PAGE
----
Whether you’re looking to rent an apartment or start a cellphone contract, your credit score matters. Lenders and third parties look to your score to indicate if you’re a risky borrower, and it can determine whether you’re able to get application approval for that Nashville, TN, apartment — or whether you’ll be living in Mom and Dad’s basement for another year.
Clearly, your credit score is an important component of your financial health — and your credit card habits and history are major contributors to this score. But the average credit score is a lukewarm 667, according to a recent Experian study. If you’re looking to improve your credit score — or simply maintain the score you have — make sure to avoid these six credit card pitfalls.
1. Racking up a high credit card balance
Even if you’re paying off your credit card bills in full each month, you may still be hurting your score by how much you’re spending. Your debt-to-credit utilization ratio — how much debt you’ve accumulated on your credit cards divided by the credit limit on the sum of your accounts — comprises 30% of your credit score. If you want a good credit score, you need to keep your credit utilization ratio relatively low. A good rule of thumb: “Shoot to keep your balance to no more than 10% of your credit limits,” says independent credit expert John Ulzheimer.
2. Developing a habit of making late payments
Payment history comprises a whopping 35% of your score. Translation: Even missing just one credit card payment can substantially hurt you. Fortunately, there are some steps you can take to prevent this. One option is to set up automatic bill pay by linking your credit card to a checking account. Alternatively, you can set up text message or email alerts to remind you when a payment is due. Still paying by snail mail? “Allow plenty of time for the bill to get there,” says Bill Hardekopf, CEO at LowCards.com. “Problems with mail delivery are not an acceptable excuse to an issuer for your late payment.”
3. Not checking your credit report
Every 12 months, you’re entitled to a free copy of your credit report from each of the three major credit bureaus: Equifax, Experian, and TransUnion. Because errors can appear on your report for reasons outside your control — such as someone sharing the same name as you and the bureaus mixing up your accounts — you need to vet each report. In fact, one in four Americans has spotted errors on their credit reports, according to a 2013 Federal Trade Commission survey. Because it can take time to get errors removed, you’ll want to be proactive and contact the credit bureau immediately if you notice an issue. Take note: Your credit report includes only your credit history — not your numerical credit score. (You can use myFICO.com’s free score estimator to get a rough idea of your score.)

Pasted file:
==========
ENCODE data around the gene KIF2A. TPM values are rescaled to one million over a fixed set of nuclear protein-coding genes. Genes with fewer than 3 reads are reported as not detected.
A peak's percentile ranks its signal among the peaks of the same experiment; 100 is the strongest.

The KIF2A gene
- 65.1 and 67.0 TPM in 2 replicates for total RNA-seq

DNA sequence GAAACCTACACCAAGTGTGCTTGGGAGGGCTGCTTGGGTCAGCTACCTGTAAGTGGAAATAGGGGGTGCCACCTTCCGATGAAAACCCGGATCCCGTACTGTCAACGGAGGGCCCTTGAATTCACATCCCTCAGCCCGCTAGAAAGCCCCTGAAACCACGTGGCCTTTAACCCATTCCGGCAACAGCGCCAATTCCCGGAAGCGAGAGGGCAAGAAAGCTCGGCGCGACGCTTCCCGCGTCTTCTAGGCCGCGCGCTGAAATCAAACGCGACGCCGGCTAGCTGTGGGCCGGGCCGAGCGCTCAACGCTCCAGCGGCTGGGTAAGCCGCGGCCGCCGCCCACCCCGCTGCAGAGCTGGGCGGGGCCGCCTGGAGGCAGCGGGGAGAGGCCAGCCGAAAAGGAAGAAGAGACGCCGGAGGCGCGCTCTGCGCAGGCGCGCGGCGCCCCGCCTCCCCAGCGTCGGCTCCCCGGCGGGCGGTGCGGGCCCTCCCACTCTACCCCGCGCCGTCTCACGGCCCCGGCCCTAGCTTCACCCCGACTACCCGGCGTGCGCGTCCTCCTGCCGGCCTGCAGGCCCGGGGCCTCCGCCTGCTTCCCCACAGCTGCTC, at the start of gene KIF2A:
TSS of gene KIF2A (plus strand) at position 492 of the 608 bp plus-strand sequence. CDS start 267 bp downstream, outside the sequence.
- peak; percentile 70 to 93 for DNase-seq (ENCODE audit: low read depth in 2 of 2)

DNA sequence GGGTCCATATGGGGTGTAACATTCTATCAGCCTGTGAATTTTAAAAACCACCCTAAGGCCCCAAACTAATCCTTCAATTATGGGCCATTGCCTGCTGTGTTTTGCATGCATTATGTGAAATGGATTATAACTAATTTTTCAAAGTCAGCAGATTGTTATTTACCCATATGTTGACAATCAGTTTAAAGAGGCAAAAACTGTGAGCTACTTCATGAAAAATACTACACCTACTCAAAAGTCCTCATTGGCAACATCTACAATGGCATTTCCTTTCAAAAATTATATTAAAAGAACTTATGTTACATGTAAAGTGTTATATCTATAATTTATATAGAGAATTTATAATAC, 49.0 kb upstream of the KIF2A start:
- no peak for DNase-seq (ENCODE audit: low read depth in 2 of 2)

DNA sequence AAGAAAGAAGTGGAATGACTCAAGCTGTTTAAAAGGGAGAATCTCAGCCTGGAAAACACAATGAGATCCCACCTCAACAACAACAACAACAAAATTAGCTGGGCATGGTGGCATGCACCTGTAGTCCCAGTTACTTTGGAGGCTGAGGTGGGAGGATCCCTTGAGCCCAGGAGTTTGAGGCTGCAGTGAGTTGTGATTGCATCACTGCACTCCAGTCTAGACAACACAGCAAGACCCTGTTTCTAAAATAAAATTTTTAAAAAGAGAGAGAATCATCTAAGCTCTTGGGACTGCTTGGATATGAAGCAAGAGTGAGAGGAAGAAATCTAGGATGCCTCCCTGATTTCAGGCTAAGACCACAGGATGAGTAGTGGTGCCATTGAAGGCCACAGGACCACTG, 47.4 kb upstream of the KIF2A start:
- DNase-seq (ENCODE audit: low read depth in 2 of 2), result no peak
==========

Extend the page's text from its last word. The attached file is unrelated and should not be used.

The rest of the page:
4. Opening too many credit cards at one time
Every time you apply for a credit card, you trigger a “hard inquiry” on your credit report, which dings your credit score by up to five points. Although a slight ding may not seem like a big deal, opening multiple cards back to back could significantly damage your score. Also, each time you open a new credit card, you shorten the average age of your credit accounts; this can hurt your length of credit history, which constitutes 15% of your score.
5. Closing old credit card accounts
If you close an account, it reduces the average age of your accounts and lowers your available credit limit — a double blow to your score. Make sure you charge a purchase to each credit card at least once per quarter; if you don’t, the credit card company could perceive the account as inactive and potentially close it without giving you advance notice, says Beverly Harzog, a consumer credit expert and author of The Debt Escape Plan.
6. Carrying a balance
OK, this tip doesn’t boost your credit score, but it will save you money, so we feel compelled to mention it. Carrying a balance from month to month could mean you’re effectively wiping out any points or cash back you earn — even on a rewards card. “[Carrying a balance] doesn’t seem like a big deal when the debt is small, but compound interest on the balance can make your debt go from small to huge before you know what’s happening,” says Harzog.
The moral: Pay off your credit card balances in full and on time each month. “Credit cards are a tool to help build credit,” says Harzog. “They should not be used as a substitute for a personal loan.”